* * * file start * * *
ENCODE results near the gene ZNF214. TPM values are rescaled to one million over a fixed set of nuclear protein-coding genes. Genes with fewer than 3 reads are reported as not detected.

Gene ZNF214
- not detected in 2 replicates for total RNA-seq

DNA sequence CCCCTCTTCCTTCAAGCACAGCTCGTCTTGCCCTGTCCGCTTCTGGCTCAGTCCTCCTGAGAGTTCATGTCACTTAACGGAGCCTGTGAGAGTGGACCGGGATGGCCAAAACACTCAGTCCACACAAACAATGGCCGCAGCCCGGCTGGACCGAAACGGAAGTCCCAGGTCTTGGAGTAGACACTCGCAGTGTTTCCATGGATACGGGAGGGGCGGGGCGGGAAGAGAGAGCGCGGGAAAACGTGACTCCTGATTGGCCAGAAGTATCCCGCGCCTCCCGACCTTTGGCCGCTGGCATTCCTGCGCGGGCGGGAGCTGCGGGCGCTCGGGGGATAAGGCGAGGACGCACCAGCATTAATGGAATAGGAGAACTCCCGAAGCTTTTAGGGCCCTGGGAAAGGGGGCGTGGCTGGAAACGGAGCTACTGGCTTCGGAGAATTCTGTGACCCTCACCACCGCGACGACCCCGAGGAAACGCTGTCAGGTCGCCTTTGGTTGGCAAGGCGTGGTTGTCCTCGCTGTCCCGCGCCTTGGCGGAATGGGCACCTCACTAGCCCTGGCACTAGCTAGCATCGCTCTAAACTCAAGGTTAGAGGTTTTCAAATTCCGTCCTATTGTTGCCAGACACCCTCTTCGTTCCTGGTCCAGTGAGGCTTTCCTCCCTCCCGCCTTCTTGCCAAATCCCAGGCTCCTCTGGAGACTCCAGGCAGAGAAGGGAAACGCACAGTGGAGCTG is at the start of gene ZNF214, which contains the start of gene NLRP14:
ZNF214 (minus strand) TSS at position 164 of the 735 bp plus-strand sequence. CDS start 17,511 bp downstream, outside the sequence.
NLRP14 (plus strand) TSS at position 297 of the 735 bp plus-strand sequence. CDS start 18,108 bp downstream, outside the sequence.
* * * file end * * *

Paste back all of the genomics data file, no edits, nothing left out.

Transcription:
ENCODE results near the gene ZNF214. TPM values are rescaled to one million over a fixed set of nuclear protein-coding genes. Genes with fewer than 3 reads are reported as not detected.

Gene ZNF214
- not detected in 2 replicates for total RNA-seq

DNA sequence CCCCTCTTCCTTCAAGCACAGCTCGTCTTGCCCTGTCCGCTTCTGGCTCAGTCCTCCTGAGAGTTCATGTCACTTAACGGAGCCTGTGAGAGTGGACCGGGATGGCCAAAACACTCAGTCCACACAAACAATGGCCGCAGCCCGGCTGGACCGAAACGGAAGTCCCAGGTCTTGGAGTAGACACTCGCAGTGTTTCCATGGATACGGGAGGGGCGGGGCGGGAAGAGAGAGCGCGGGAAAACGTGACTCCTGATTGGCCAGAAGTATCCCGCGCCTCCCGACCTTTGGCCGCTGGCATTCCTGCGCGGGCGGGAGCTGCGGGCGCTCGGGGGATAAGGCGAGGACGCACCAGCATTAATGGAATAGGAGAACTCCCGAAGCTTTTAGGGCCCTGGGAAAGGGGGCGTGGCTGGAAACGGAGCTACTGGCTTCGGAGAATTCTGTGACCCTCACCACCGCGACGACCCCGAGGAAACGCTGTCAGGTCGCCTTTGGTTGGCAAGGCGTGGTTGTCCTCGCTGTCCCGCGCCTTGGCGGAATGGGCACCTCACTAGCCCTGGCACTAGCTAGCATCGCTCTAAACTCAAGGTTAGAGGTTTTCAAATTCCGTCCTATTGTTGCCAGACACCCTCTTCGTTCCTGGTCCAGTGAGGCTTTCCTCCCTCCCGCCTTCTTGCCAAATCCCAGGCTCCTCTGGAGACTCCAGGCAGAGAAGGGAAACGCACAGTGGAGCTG is at the start of gene ZNF214, which contains the start of gene NLRP14:
ZNF214 (minus strand) TSS at position 164 of the 735 bp plus-strand sequence. CDS start 17,511 bp downstream, outside the sequence.
NLRP14 (plus strand) TSS at position 297 of the 735 bp plus-strand sequence. CDS start 18,108 bp downstream, outside the sequence.